H'el discovers that he is not truly a living, breathing Kryptonian. The pale-skinned antagonist grew from cells that Jor-El sent out into space. This is why H'el refers to Jor-El as his father and Superman as his brother. The truth pushes the pest and loser over the brink of normal madness and into the arms of sheer indescribably dangerous time traveling mania. You would need another DSM to categorize H'el's madness now.
The Oracle, who pissed off a lot of crippled Barbara Gordon fans by not being a red-head, gathers Superman, Supergirl and Superboy to stop a time/space tsunami. Will this be another Crisis? Nope. Not a red sky to see. The writers deserve credit for isolating the story in the Superman Family titles, rather than compounding timeline confusion with another crossover. Although "Krypton Returns" is confusing intrinsically.
H'el makes cause and effect his bitches. A fracture of the proper new 52 timeline splinters into alternate cracks in time and space. The damage parallels the whole of Marvel's ephemeral multiverse, which always lacked the definition of DC's classic parallel earths.
So, all right. H'el took a sledge hammer to time and space, and now the Superman Family are starting to see if not feel the impact. Now, one really good question: why do the Superman Family not immediately disappear. My guess is that Oracle prevented the logical consequence in order to ultimately preserve the timeline.
Oracle tracks down key disturbances and sends Superman, Supergirl and Superboy back through alternate time to stop H'el from succeeding in the alternate past. It's a little convenient that there are only three crux points, but that's small potatoes.
Supergirl's bias against Superboy began a while back in Superboy and her own title. Clones proved to be a devastation to Krypton, and Superboy is a clone. The finale to "Krypton Returns" proves Supergirl wrong, and evolving the characters is one of the things writers Scott Lobdell, Michael Alan Nelson and Justin Jordan do extremely well. That's why I don't mind recommending the entire story if all you're looking for is good representation of the Superman Family. Superman and Supergirl grow closer. Superboy makes a heroic sacrifice that seals his place in the roster. Although there's a good chance, that Superboy may in fact this fellow.
Oracle isn't exactly like Marvel's Watcher. He's a good imitation, but he's more like Galactus without the appetite. He's more of an ultimate cosmic explorer, and he doesn't really play the whole non-interference game. So, Oracle could have rescued Superboy from his death and turned him into the Herald. We're getting ahead of the story though.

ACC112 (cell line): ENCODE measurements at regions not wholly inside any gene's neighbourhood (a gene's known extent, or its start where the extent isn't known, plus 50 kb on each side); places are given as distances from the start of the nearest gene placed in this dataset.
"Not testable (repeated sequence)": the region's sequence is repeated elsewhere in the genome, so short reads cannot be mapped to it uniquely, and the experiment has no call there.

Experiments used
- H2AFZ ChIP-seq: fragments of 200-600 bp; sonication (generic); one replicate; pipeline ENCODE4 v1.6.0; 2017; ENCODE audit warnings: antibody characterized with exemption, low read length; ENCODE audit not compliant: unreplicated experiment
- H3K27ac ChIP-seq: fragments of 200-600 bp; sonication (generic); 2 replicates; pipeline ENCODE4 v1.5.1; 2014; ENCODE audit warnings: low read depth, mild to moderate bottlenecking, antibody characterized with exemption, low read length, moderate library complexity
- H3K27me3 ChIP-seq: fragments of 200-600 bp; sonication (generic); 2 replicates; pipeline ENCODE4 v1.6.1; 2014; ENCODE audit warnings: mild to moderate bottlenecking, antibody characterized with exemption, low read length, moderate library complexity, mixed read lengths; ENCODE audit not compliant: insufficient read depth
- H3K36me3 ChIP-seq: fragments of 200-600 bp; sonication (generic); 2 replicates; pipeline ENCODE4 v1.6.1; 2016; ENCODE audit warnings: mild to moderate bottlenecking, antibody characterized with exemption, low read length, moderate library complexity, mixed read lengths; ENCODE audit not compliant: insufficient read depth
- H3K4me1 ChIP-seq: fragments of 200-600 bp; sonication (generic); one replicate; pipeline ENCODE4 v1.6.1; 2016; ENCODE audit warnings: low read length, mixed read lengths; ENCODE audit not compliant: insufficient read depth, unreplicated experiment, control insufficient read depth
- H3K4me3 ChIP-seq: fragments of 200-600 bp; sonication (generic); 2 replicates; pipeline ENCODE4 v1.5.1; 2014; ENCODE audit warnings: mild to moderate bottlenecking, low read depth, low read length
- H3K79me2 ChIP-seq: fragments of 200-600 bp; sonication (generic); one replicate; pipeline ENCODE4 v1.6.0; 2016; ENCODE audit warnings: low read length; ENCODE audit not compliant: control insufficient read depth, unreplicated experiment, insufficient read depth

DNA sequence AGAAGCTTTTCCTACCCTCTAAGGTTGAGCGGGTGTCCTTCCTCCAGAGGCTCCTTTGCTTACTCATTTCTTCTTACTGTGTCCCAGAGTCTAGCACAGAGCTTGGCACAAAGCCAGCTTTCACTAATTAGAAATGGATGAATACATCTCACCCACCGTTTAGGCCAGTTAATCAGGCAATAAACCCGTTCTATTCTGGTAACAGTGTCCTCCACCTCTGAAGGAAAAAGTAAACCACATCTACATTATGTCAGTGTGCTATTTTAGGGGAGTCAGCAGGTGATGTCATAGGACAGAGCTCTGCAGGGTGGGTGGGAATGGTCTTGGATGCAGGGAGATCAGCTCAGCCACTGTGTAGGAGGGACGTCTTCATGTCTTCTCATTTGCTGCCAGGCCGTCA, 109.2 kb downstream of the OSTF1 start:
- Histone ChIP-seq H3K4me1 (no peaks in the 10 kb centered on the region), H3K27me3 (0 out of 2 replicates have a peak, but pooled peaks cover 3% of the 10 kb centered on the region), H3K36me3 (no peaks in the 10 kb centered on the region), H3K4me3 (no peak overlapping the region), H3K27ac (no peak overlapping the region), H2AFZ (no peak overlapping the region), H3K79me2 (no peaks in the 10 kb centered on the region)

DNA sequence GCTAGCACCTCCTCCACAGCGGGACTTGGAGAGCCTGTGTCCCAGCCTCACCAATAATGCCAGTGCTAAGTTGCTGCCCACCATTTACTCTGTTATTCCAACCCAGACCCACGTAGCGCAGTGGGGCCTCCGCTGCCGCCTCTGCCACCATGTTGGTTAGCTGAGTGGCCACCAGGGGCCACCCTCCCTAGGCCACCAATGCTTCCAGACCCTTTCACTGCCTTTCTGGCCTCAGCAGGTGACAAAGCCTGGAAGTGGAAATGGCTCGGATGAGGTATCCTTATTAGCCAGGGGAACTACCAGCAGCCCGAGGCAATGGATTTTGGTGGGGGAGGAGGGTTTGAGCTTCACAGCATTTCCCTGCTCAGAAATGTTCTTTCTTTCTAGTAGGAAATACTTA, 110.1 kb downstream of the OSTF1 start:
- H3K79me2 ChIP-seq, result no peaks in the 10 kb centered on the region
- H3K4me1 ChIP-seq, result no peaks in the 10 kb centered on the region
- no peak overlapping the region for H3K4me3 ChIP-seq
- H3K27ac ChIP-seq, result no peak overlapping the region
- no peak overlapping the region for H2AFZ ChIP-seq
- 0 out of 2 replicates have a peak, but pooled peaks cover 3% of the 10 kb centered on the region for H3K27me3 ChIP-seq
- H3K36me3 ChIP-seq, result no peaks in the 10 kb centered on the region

Superboy's assignment is to preserve Supergirl's future, and this is another exemplar of good writing. Superboy and Supergirl do not get along. Except in the past, she doesn't know that he's a clone, or Kon. They become fast friends, and the writers don't make the mistake of turning them even closer. That would have gone nowhere, given Superboy's sacrifice, and Supergirl wouldn't remember anyhow since Superboy very sagely wipes the events from her memory.
Last week I recommended Supergirl even though I hadn't read part two of "Krypton Returns." I'd do the same thing over again. If "Krypton Returns" emphasizes anything, it's that H'el is really a sad case. I don't mean you can feel sympathy toward him. He's more like one of those blow-up clown punching bags.
You just can't help but to enjoy when Kara beats the crap out of him. Remember, this emo Kryptonian manipulated Supergirl's feelings. She fell hard for him. That didn't stop her from stabbing him in the chest with a chunk of kryptonite. Did I mention that the lethal rock poisoned Kara in the process? Kara is H'el's bane. So, I retract none of what I said about "Krypton Returns" part three. It's awesome alone just for the damage Supergirl wreaks on H'el and the visceral depiction.
Part two in Superboy explains a lot of how Supergirl got to be where she is in part three. All three Superman Family titles split the parts fairly equally. So you can get a lot of Supergirl in Superboy and visa-versa.
That is hot in more ways than one. The heat vision is an opening salvo in a montage of Kara kicking clone ass, juxtaposed with exactly where she learned how to fight, Aunt Lara, Superman's mom. Again, "Krypton Returns" is strong on Superman history, characterization and binding the Superman Family. The fault lies in the plotting of Superman's part in the whole affair.
Don't squeeze too hard, Superman. You'll only be hurting yourself. Jokes aside, Superman meeting his mom isn't really as cheesy as it sounds. The writers already foreshadowed Lara being a warrior, and they pay off those expectations.
The writers in addition demonstrate that Lara isn't just a one-dimensional figure. She possesses a knowledge of science. She is an advanced warrior. So she knows to look for a reason behind the fight, and in the end, she's Superman's mom.
All well and good, but in Superman an alternate Jor-El shows up to help Superman stop H'el. Superman just espied his mother telling his dad that she's pregnant. Two Jor-Els in the same period isn't disconcerting. This is.
Wait. What? Superman killed a whole multitude of Parademons in Justice League. H'el is a deranged amoeba with delusions of grandeur, and he's already screwed up history with his callousness. Kill him already, and let's end this story on a plausible note.
A Chronal What Now?
Congratulations, DC. You finally did it. You hurt my head. I understood Monarch. That was just a cheat. I understood the Superboy punching time. That was just stupid. This explanation really strives for science fiction gold, but it just leaves too much on the cutting room floor and not enough in the feature. How does repeatedly punching H'el create a chronal strip that saves Krypton? Sure punching H'el is a lot of fun. I get that, and he comes back just like the clown bag, but what does that do? Shouldn't Superman's punch kill H'el eventually even if the Man of Steel holds back just a bit? The repeated strike should cause too much shock to the target's body. It shouldn't throw off some kind of time travel whammy that prevents Krypton's destruction. I just don't understand, and the pseudoscience isn't clearly explained.
In the end, it doesn't matter. The good outweighs the confusing, but sister, is it ever confusing. That's why I recommend you just skip over the Superman section of Superman. Just assume that whatever mission Oracle tasked Superman to do, he did and soak in the glory of scenes like this.
Yeah, that's the stuff.